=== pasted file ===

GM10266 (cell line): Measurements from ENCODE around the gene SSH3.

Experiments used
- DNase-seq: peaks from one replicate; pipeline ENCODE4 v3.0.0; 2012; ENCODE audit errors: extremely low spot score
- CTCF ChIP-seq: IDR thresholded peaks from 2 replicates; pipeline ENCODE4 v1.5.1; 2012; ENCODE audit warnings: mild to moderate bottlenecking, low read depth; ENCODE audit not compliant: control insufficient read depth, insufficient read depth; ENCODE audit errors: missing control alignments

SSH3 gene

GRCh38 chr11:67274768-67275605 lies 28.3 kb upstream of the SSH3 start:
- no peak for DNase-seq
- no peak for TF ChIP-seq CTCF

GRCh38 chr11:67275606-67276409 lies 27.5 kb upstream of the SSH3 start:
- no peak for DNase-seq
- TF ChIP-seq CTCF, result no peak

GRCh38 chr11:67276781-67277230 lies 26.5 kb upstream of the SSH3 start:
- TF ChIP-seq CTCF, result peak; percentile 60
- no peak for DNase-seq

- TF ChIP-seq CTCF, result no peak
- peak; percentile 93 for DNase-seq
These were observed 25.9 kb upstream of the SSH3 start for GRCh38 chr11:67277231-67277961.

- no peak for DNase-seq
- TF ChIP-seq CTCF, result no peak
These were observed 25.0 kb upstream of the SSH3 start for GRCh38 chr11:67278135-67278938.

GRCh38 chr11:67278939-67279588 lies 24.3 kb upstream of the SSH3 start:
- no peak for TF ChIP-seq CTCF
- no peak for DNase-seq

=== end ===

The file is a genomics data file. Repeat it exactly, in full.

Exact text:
GM10266 (cell line): Measurements from ENCODE around the gene SSH3.

Experiments used
- DNase-seq: peaks from one replicate; pipeline ENCODE4 v3.0.0; 2012; ENCODE audit errors: extremely low spot score
- CTCF ChIP-seq: IDR thresholded peaks from 2 replicates; pipeline ENCODE4 v1.5.1; 2012; ENCODE audit warnings: mild to moderate bottlenecking, low read depth; ENCODE audit not compliant: control insufficient read depth, insufficient read depth; ENCODE audit errors: missing control alignments

SSH3 gene

GRCh38 chr11:67274768-67275605 lies 28.3 kb upstream of the SSH3 start:
- no peak for DNase-seq
- no peak for TF ChIP-seq CTCF

GRCh38 chr11:67275606-67276409 lies 27.5 kb upstream of the SSH3 start:
- no peak for DNase-seq
- TF ChIP-seq CTCF, result no peak

GRCh38 chr11:67276781-67277230 lies 26.5 kb upstream of the SSH3 start:
- TF ChIP-seq CTCF, result peak; percentile 60
- no peak for DNase-seq

- TF ChIP-seq CTCF, result no peak
- peak; percentile 93 for DNase-seq
These were observed 25.9 kb upstream of the SSH3 start for GRCh38 chr11:67277231-67277961.

- no peak for DNase-seq
- TF ChIP-seq CTCF, result no peak
These were observed 25.0 kb upstream of the SSH3 start for GRCh38 chr11:67278135-67278938.

GRCh38 chr11:67278939-67279588 lies 24.3 kb upstream of the SSH3 start:
- no peak for TF ChIP-seq CTCF
- no peak for DNase-seq